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Privacy, please!

Wednesday afternoon my wife and I stopped for lunch at a restaurant in downtown Princeton. Seated at the table adjacent to us, were three young women whom I gather work at doctor’s offices in town. Though no names were mentioned, the three talked openly about the health issues of several patients, their ages and physical description. They also discussed several patients who had converted to Medicare coverage and attributed specific remarks to one elderly woman in particular.

Obviously, I found their conversation unsettling, and I’m left with a nagging question.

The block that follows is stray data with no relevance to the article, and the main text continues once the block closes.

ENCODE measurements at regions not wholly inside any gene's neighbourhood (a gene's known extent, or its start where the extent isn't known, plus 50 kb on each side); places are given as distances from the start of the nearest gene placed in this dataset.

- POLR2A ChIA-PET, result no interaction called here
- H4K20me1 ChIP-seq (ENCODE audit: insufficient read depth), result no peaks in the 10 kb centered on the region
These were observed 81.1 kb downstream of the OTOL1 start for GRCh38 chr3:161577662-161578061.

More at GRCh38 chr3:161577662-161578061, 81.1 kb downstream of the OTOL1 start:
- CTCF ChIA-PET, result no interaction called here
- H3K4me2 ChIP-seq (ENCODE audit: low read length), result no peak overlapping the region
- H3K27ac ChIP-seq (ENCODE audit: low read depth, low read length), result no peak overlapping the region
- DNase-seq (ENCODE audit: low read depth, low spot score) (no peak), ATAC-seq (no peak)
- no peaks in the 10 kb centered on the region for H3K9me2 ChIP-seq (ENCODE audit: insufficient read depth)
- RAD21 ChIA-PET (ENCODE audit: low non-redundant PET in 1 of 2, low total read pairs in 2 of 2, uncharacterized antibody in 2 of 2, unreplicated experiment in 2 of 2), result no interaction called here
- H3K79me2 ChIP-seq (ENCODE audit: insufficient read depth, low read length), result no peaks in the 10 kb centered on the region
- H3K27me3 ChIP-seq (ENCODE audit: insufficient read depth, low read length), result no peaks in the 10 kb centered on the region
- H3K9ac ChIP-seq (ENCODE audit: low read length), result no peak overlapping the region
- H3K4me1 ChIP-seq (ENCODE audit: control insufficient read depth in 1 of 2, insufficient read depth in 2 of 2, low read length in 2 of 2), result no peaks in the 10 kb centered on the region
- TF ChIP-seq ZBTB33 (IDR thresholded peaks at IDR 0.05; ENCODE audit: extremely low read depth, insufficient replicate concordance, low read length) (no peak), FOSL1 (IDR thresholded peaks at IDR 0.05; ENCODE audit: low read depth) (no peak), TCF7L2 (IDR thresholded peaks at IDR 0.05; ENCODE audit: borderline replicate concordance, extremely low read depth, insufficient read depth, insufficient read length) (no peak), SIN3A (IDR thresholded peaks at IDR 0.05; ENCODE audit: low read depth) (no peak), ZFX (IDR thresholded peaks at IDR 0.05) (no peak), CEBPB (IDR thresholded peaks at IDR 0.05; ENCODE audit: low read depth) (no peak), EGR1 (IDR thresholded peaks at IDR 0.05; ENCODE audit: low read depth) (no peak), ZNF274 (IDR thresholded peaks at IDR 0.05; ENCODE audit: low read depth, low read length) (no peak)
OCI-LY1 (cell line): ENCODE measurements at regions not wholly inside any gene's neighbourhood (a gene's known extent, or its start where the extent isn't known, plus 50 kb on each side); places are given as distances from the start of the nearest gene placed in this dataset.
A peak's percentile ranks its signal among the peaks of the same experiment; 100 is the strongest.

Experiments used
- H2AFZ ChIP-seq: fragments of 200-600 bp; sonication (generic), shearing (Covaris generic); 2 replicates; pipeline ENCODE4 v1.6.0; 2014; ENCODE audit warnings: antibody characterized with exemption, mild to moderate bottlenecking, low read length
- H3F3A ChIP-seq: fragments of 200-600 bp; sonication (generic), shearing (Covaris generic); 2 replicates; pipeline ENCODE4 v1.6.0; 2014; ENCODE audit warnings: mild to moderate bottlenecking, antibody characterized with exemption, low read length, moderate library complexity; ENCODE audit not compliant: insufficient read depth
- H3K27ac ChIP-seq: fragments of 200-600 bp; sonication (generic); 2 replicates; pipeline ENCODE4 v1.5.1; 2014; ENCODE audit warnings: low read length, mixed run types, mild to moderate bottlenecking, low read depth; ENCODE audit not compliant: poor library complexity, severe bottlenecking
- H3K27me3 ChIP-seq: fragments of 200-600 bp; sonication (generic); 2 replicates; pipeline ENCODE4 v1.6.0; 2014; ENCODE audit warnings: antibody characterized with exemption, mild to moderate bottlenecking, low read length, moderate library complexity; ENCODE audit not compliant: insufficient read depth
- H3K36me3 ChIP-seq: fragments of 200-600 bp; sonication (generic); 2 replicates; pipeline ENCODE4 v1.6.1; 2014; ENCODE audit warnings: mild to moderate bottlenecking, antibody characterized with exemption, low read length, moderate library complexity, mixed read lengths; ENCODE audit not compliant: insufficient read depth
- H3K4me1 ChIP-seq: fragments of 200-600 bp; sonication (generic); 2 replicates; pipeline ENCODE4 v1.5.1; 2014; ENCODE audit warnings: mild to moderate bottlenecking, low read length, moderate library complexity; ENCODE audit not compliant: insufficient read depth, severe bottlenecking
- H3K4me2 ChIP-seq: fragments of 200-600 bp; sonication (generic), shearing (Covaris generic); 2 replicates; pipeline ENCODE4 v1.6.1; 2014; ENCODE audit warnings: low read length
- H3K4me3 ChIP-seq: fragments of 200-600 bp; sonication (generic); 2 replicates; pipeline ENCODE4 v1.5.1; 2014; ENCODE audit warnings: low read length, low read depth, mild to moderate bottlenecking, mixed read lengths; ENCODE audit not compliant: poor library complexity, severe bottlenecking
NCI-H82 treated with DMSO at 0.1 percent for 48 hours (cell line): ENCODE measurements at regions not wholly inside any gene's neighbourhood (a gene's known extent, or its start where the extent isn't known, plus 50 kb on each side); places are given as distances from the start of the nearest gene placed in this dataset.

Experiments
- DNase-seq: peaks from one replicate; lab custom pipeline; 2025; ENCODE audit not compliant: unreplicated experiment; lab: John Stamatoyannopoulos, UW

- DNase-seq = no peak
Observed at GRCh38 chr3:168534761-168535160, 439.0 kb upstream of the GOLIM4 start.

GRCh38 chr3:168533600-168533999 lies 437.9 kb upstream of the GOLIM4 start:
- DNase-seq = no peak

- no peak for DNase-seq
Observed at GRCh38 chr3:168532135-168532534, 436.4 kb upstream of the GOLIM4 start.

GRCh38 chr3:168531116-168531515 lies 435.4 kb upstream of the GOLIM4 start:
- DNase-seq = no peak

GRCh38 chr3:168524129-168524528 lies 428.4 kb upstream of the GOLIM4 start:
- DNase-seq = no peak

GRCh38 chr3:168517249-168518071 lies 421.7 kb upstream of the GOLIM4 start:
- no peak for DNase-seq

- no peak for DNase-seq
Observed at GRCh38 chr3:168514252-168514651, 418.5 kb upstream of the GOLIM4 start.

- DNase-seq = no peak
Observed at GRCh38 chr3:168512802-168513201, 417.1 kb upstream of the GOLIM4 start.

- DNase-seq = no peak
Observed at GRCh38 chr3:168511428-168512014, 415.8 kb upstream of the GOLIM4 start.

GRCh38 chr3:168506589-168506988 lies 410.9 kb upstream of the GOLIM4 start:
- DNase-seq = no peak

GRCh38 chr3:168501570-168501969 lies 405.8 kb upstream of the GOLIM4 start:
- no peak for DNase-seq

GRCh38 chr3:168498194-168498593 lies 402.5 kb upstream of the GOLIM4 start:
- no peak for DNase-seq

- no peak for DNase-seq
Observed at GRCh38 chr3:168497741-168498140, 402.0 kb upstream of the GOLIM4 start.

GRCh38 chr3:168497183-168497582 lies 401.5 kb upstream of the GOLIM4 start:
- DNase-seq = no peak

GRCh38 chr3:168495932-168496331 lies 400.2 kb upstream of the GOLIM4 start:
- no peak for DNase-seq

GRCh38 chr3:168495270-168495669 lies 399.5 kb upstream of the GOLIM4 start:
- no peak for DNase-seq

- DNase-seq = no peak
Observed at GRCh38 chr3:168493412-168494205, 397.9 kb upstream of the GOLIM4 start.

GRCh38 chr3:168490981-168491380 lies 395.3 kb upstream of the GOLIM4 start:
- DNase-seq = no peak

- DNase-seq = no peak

Why is it that you require me to sign a medical information privacy/HIPAA form, when you talk about the health conditions of your patients in public in the presence of strangers? Do you think because you didn’t mention names that such conversation is appropriate and legal? I’ve heard the HIPAA spiel many times, and it is my understanding you are not permitted to share a patient’s private medical information with anyone, not even their spouse, without the patient’s signed approval on a HIPAA form!

If my wife and I still lived in Princeton, it is very likely we would have known some of the patients you were gossiping about.

Jack Helser



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